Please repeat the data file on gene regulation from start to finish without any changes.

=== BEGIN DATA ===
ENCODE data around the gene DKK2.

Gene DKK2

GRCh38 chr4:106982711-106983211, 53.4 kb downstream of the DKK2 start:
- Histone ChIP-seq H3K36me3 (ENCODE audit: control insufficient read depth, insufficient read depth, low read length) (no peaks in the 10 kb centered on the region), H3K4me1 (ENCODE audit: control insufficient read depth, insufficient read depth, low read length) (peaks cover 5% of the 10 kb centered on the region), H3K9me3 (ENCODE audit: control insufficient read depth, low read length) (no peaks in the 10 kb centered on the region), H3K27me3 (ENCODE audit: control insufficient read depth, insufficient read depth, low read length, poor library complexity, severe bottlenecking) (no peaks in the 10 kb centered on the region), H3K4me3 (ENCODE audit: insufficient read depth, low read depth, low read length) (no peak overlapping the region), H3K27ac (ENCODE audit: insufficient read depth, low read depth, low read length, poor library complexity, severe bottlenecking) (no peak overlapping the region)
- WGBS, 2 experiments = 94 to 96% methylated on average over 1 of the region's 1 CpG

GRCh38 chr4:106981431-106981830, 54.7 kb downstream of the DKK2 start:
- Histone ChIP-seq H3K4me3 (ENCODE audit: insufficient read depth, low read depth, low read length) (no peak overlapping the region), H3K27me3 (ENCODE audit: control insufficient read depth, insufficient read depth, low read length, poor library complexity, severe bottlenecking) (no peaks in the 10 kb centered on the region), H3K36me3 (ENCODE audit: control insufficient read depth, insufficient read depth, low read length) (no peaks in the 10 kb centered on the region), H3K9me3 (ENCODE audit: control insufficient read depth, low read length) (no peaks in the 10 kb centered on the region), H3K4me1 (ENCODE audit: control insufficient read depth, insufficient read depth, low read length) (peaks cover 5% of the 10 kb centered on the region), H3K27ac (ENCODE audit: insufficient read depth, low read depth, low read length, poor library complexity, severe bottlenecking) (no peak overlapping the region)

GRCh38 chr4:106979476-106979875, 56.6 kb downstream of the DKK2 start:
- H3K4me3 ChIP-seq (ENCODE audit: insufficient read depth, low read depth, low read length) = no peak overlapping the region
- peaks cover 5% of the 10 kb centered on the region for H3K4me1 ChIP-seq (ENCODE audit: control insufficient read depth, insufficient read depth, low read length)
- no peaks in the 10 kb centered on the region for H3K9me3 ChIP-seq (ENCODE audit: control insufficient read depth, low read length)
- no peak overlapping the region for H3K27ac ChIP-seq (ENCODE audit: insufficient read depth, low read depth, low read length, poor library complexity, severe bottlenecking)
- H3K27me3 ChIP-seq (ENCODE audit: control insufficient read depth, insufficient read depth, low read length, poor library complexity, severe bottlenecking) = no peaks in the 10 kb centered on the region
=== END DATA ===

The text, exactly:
ENCODE data around the gene DKK2.

Gene DKK2

GRCh38 chr4:106982711-106983211, 53.4 kb downstream of the DKK2 start:
- Histone ChIP-seq H3K36me3 (ENCODE audit: control insufficient read depth, insufficient read depth, low read length) (no peaks in the 10 kb centered on the region), H3K4me1 (ENCODE audit: control insufficient read depth, insufficient read depth, low read length) (peaks cover 5% of the 10 kb centered on the region), H3K9me3 (ENCODE audit: control insufficient read depth, low read length) (no peaks in the 10 kb centered on the region), H3K27me3 (ENCODE audit: control insufficient read depth, insufficient read depth, low read length, poor library complexity, severe bottlenecking) (no peaks in the 10 kb centered on the region), H3K4me3 (ENCODE audit: insufficient read depth, low read depth, low read length) (no peak overlapping the region), H3K27ac (ENCODE audit: insufficient read depth, low read depth, low read length, poor library complexity, severe bottlenecking) (no peak overlapping the region)
- WGBS, 2 experiments = 94 to 96% methylated on average over 1 of the region's 1 CpG

GRCh38 chr4:106981431-106981830, 54.7 kb downstream of the DKK2 start:
- Histone ChIP-seq H3K4me3 (ENCODE audit: insufficient read depth, low read depth, low read length) (no peak overlapping the region), H3K27me3 (ENCODE audit: control insufficient read depth, insufficient read depth, low read length, poor library complexity, severe bottlenecking) (no peaks in the 10 kb centered on the region), H3K36me3 (ENCODE audit: control insufficient read depth, insufficient read depth, low read length) (no peaks in the 10 kb centered on the region), H3K9me3 (ENCODE audit: control insufficient read depth, low read length) (no peaks in the 10 kb centered on the region), H3K4me1 (ENCODE audit: control insufficient read depth, insufficient read depth, low read length) (peaks cover 5% of the 10 kb centered on the region), H3K27ac (ENCODE audit: insufficient read depth, low read depth, low read length, poor library complexity, severe bottlenecking) (no peak overlapping the region)

GRCh38 chr4:106979476-106979875, 56.6 kb downstream of the DKK2 start:
- H3K4me3 ChIP-seq (ENCODE audit: insufficient read depth, low read depth, low read length) = no peak overlapping the region
- peaks cover 5% of the 10 kb centered on the region for H3K4me1 ChIP-seq (ENCODE audit: control insufficient read depth, insufficient read depth, low read length)
- no peaks in the 10 kb centered on the region for H3K9me3 ChIP-seq (ENCODE audit: control insufficient read depth, low read length)
- no peak overlapping the region for H3K27ac ChIP-seq (ENCODE audit: insufficient read depth, low read depth, low read length, poor library complexity, severe bottlenecking)
- H3K27me3 ChIP-seq (ENCODE audit: control insufficient read depth, insufficient read depth, low read length, poor library complexity, severe bottlenecking) = no peaks in the 10 kb centered on the region